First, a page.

Yesterday, I licked an ice cube.

Or two nights ago, rather.  It’s a silly thing to do, ice cube licking, and I don’t really have an explanation except that it looked cold, smooth and inviting.  And harmless.  It looked harmless.  So I licked it, got stuck to it, and spent several minutes of illegible griping at being the subject of my brother’s delighted laughs as he took photos, before I was freed.  Kids: if you lick ice, you’ll get stuck to it and it will be uncomfortable and possibly painful.

Santa was lazy this year.  He stuffed our stockings early to save time, and put up decoys during the interim week.  A cry of “That isn’t my stocking!” could be heard at hourly intervals over Thursday, until everyone was updated on the status of things.  The decoy stockings were red, thin, and hand-decorated from our year in New Jersey (2000) when we forgot to send our Christmas box in our house shipment.  Added up, I’ve probably spent a couple years of my life in new countries waiting for our shipments to arrive.  It’s bittersweet when you finally get the piles of boxes.  Sweet because it’s like Christmas when they arrive.  Bitter because you realize how unnecessarily cluttered your life is.  (If you can live without something for four months, do you really need it?).  It’s also humorous – packers have literally packed our trash and shipped it to our new location.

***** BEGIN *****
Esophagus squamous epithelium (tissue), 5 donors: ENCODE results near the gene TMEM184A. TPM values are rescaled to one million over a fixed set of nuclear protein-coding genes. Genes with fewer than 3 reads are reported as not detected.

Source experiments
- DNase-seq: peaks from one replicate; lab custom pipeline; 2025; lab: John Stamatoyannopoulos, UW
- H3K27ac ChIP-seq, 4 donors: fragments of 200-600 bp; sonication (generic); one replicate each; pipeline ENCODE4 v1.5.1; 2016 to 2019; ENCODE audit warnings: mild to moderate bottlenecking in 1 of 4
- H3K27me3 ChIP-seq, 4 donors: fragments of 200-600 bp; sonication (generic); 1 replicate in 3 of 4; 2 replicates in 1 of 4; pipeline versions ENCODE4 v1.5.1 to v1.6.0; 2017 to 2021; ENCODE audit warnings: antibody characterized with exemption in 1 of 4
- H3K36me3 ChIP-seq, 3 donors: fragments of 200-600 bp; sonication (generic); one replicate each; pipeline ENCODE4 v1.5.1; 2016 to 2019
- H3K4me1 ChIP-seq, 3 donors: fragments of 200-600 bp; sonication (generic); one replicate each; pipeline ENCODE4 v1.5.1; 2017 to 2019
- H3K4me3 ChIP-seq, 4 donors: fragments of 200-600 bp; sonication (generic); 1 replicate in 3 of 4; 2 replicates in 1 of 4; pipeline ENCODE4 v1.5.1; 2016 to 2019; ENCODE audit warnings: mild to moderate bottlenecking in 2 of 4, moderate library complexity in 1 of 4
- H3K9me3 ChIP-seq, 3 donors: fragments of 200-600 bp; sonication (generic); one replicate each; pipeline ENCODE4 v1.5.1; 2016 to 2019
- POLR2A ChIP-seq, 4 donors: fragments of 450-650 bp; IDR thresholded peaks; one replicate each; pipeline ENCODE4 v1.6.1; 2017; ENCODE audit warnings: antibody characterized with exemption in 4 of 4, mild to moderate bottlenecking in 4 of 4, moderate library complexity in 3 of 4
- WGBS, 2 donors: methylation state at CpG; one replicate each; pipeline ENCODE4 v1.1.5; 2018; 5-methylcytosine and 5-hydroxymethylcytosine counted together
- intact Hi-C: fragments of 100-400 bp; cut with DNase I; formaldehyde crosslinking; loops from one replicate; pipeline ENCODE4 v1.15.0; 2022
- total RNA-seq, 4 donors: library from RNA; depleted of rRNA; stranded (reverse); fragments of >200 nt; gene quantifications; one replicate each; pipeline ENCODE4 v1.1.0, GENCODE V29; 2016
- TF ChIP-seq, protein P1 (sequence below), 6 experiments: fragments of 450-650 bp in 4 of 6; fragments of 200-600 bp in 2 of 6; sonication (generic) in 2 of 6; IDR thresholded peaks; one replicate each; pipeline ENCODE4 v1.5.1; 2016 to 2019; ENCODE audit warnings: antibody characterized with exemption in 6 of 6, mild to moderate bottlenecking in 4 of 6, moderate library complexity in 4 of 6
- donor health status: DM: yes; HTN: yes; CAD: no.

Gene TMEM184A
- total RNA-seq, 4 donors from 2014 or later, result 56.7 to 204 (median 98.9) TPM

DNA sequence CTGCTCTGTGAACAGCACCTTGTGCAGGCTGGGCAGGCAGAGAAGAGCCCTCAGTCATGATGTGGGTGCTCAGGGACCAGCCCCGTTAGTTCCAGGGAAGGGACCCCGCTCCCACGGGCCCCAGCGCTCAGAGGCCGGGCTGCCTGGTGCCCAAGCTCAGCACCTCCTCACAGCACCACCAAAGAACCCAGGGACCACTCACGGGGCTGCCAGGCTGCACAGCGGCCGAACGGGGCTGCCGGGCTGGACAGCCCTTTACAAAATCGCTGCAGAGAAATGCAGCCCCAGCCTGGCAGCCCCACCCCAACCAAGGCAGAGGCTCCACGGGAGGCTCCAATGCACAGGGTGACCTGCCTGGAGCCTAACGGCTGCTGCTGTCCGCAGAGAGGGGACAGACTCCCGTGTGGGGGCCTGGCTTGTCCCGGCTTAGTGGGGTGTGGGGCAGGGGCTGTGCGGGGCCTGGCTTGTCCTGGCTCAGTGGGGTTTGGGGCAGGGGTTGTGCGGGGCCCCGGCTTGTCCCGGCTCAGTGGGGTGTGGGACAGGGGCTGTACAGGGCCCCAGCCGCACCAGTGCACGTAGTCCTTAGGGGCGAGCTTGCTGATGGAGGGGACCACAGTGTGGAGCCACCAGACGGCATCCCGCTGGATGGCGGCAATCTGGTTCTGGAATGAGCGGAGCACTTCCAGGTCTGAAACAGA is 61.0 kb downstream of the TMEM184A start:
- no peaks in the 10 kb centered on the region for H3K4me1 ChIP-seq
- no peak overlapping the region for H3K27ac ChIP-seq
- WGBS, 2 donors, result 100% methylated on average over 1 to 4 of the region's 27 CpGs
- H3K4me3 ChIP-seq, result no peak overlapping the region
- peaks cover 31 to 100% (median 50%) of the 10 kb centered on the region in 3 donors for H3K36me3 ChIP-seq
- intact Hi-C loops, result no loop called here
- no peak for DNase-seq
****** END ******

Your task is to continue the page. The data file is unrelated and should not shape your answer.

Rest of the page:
While I’m on the thingsivelivedwithoutbecauseofmydad’sjob topic, I’d like to bring up a matter of pork.  The majority of my childhood was spent in pork-free/pork-difficult countries.  I’m pretty sure that the porklessness of these countries was the reason they were listed as hardship posts, as they were beautiful, friendly and peaceful locations.  Because they were hardship posts, we were flown back every summer: which meant our summers turned into giant pig-fests.  On the way to the States, we would spend a few weeks in Europe, carless, phoneless, and (when my parents had it their way) tvless.  But not porkless.  No.  We would walk an hour through small towns and fields to the grocery store, and on our return we would be laden with bags of bacon, ham, and sausages.


Both of my grandfathers served in WWII.  My mom’s father was a POW in France when he was 18.  He tells us that after that experience (of constant near starvation), he always keeps a bit of food on him.  This is how my father still reveres pork; even though it’s accessible, it shouldn’t be taken for granted.  So: yesterday we ate a giant turkey dinner, and tonight we ate a massive honey ham dinner.  1/3 of our household is on the freaky diet I detailed in my last post which means we will have leftovers for weeks to come.

Merry Christmas!  The following is a video of how the Christmas story would have looked in 2010.  Get me every time.


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